Baclofen Therapy and Spinal Fusions

The current issue of Spine reports on a retrospective review indicating that intrathecal baclofen therapy (ITB) pumps can be implanted before, during or after spinal fusion surgery in children with cerebral palsy without increased risk of complications such as catheter malfunctions, infections and pump failures.

Reference:  Borowski, Andrzej MD ; Shah, Suken A. MD ; Littleton, Aaron G. BSc; Dabney, Kirk W. MD; Miller, Freeman MD  (2008) Baclofen Pump Implantation and Spinal Fusion in Children: Techniques and Complications Spine. 33(18):1995-2000, August 15, 2008.


Prader Willi Syndrome and Puzzles

In a  recent study, researchers analyzed individuals with Prader Willi ability to complete puzzles. The researchers determined that individuals with Prader-Willi Syndrome rely on piece shape rather than a picture focused strategy.   Individuals with Prader-Willi performed better on achromatic puzzles than the control group.  When a puzzles with pictures were used scores did not differ between the two groups.

Reference:  Brian N. Verdine, Georgene L. Troseth, Robert M. Hodapp, and Elisabeth M. Dykens (2008) Strategies and Correlates of Jigsaw Puzzle and Visuospatial Performance by Persons With Prader-Willi Syndrome American Journal on Mental Retardation: Vol. 113, No. 5, pp. 343–355.  doi: 10.1352/2008.113:342-355


Parent Training in Children with Disabilities

A recent study published in the American Journal of Mental Retardation, reports that parents of preschool aged children with developmental disabilities who participated in a 12 week Incredible Years Parent Training Program displayed superior results in reducing negative parent child interactions and behavior problems when compared to the control group who did not receive the parent training.

Reference:   McIntyre, Laura Lee (2008) Parent Training for Young Children With Developmental Disabilities: Randomized Controlled Trial American Journal on Mental Retardation: Vol. 113, No. 5, pp. 356–368.


Gait Patterns in Down’s Syndrome

The current issue of Gait and Posture reports on joint stiffness and gait patterns of 98 children (mean age 11.7 years old) with Down’s Syndrome.  The children with Down’s Syndrome exhibited the following gait patterns: increased hip flexion, knee flexion in stance phase, decreased knee range of motion and plantar flexion at initial contact and limited ankle power.  Hip joint stiffness was increased in the group of children with Down’s Syndrome.

Reference:  Manuela Galli, Chiara Rigoldi, Reinald Brunnerb, Naznin Virji-Babul and Albertini Giorgio (2008) Joint stiffness and gait pattern evaluation in children with Down syndrome.  Gait & Posture Volume 28, Issue 3, October 2008, Pages 502-506. doi:10.1016/j.gaitpost.2008.03.001


Shoulder Pain and Spina Bifada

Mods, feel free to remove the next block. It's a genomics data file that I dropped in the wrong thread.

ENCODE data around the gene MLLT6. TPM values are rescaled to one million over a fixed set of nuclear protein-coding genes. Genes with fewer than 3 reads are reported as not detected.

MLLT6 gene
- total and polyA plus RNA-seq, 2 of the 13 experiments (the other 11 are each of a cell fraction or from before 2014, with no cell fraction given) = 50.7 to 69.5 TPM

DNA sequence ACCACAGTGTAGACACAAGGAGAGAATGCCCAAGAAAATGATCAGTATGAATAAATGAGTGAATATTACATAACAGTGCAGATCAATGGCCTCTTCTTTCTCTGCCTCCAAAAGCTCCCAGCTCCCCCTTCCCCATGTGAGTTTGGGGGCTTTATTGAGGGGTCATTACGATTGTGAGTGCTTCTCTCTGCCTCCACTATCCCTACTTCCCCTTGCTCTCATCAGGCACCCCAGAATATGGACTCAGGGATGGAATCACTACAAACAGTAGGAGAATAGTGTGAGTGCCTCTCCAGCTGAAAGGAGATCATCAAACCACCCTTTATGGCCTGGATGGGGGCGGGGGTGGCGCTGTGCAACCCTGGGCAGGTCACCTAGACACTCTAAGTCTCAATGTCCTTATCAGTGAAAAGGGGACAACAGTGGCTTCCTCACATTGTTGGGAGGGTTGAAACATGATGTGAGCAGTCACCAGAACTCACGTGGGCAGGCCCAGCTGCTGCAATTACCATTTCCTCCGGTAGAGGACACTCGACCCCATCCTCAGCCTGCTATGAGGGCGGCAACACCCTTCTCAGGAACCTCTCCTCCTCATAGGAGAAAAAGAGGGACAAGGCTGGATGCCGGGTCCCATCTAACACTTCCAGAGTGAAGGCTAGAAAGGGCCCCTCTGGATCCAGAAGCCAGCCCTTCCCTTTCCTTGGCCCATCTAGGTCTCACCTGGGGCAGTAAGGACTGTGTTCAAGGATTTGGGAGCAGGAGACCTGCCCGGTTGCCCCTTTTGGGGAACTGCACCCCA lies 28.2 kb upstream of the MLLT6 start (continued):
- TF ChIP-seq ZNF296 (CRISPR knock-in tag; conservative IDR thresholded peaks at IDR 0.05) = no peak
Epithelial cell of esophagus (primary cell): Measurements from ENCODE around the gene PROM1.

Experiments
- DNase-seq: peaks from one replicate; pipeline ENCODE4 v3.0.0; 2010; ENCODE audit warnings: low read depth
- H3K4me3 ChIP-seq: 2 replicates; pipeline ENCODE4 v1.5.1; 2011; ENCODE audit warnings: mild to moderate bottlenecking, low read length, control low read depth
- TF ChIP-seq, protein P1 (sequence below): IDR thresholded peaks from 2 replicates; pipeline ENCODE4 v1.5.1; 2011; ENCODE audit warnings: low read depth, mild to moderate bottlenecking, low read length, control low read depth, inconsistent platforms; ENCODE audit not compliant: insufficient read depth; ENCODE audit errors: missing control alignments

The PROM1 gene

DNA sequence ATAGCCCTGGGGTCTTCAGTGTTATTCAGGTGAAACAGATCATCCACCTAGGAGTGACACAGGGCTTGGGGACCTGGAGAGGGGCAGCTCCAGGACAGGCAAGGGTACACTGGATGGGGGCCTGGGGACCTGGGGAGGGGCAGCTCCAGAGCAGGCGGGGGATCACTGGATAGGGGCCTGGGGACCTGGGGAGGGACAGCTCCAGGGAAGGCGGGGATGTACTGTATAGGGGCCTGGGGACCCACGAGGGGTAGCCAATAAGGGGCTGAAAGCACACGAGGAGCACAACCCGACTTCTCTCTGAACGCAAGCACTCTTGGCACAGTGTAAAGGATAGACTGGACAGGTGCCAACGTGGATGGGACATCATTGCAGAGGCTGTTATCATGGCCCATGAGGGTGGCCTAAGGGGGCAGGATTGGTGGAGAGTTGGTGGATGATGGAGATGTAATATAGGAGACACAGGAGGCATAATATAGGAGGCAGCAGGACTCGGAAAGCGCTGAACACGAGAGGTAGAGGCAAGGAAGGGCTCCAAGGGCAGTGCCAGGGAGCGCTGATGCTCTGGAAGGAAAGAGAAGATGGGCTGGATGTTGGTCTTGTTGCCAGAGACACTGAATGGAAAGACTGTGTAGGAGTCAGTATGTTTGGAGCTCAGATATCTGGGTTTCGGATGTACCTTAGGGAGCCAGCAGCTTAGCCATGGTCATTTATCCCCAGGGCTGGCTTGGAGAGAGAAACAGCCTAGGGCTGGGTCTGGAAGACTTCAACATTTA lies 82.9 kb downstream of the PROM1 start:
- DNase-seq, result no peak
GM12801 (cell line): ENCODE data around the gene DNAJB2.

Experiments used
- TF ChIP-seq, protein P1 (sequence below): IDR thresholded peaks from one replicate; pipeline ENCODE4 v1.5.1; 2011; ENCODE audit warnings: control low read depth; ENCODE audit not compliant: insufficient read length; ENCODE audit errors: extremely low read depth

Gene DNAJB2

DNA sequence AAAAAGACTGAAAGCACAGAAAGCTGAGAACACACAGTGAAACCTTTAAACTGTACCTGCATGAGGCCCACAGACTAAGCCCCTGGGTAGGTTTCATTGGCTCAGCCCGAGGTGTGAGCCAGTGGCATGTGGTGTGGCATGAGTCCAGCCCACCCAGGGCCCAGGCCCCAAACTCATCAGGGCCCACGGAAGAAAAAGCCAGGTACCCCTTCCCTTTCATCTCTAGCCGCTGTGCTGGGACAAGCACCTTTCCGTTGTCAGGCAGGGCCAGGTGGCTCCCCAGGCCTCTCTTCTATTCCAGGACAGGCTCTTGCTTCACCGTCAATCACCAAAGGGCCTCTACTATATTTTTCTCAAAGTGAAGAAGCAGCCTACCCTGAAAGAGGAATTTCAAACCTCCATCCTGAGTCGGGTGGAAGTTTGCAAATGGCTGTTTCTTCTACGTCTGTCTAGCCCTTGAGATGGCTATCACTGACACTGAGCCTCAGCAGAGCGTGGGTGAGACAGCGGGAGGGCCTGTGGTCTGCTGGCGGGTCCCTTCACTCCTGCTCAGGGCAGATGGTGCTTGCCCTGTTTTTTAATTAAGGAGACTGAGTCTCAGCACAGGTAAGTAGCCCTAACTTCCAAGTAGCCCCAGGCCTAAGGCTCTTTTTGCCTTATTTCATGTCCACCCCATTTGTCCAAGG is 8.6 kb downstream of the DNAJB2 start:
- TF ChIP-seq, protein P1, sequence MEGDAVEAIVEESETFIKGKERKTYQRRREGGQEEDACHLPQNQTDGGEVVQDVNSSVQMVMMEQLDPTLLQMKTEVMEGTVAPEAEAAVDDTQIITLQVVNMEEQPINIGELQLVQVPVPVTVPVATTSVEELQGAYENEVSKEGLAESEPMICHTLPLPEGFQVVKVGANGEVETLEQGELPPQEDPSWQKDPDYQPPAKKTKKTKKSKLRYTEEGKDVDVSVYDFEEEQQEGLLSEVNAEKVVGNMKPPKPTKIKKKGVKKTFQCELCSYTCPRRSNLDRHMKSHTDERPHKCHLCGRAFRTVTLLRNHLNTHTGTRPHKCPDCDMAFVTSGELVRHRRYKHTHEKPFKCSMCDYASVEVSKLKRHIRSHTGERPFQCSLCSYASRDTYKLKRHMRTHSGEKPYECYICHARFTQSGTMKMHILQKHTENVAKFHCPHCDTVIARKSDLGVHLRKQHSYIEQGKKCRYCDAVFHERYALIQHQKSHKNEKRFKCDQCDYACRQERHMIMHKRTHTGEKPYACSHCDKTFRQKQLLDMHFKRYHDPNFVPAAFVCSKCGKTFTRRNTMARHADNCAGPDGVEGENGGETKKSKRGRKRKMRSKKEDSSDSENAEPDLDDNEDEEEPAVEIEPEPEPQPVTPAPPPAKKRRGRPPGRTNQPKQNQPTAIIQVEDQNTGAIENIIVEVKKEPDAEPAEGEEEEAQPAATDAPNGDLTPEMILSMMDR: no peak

Pediatric Physical Therapy published research stating that shoulder pain in adolescents and young adults is not as common of a complaint when compared to adults with spinal cord injuries.  The highest complaint of shoulder pain was while propelling a wheelchair up an incline.

Reference:  Roehrig, Susan PT, PhD; Like, Gayla MPT  (2008) Factors Affecting Shoulder Pain in Adolescents and Young Adults with Spina Bifida. Pediatric Physical Therapy. 20(3):224-232, Fall 2008


Exercise and Preterm Birth History

Pediatrics published a study reporting that 126 children (mean age 10 years old) with a preterm birth history (born at 27-34 weeks) displayed a significant impairment in exercise capacity as compared to full term peers in control group.

Reference:  Smith, Lucia Jane, van Asperen, Peter Paul, McKay, Karen Olwyn, Selvadurai, Hiran, Fitzgerald, Dominic Adam Reduced Exercise Capacity in Children Born Very Preterm Pediatrics 2008 122: e287-e293


Lower Limb Rotation in Children

Gait and Posture has published a recent study regarding lower limb rotation in children.  Over one thousand healthy children were clinically evaluated.  The following results were found:

  1. There was a significant difference in femoral anteversion between males and females with females
    having increased femoral anteversion that correlated with age
  2. There was no difference between the right and left sides of femoral anteversion
  3. There was no significant difference between males and females for tibial torsion.
  4. There was no significant difference between the right and left side for tibial torsion.

Reference:  Michel Jacquemier, Yann Glard, Vincent Pomero, Elke Viehweger, Jean-Luc Jouve and Gérard Bollini (2008) Rotational profile of the lower limb in 1319 healthy children.  Gait and Posture 28(2): 187-193.  Retreived on 8/5/08 from doi:10.1016/j.gaitpost.2007.11.011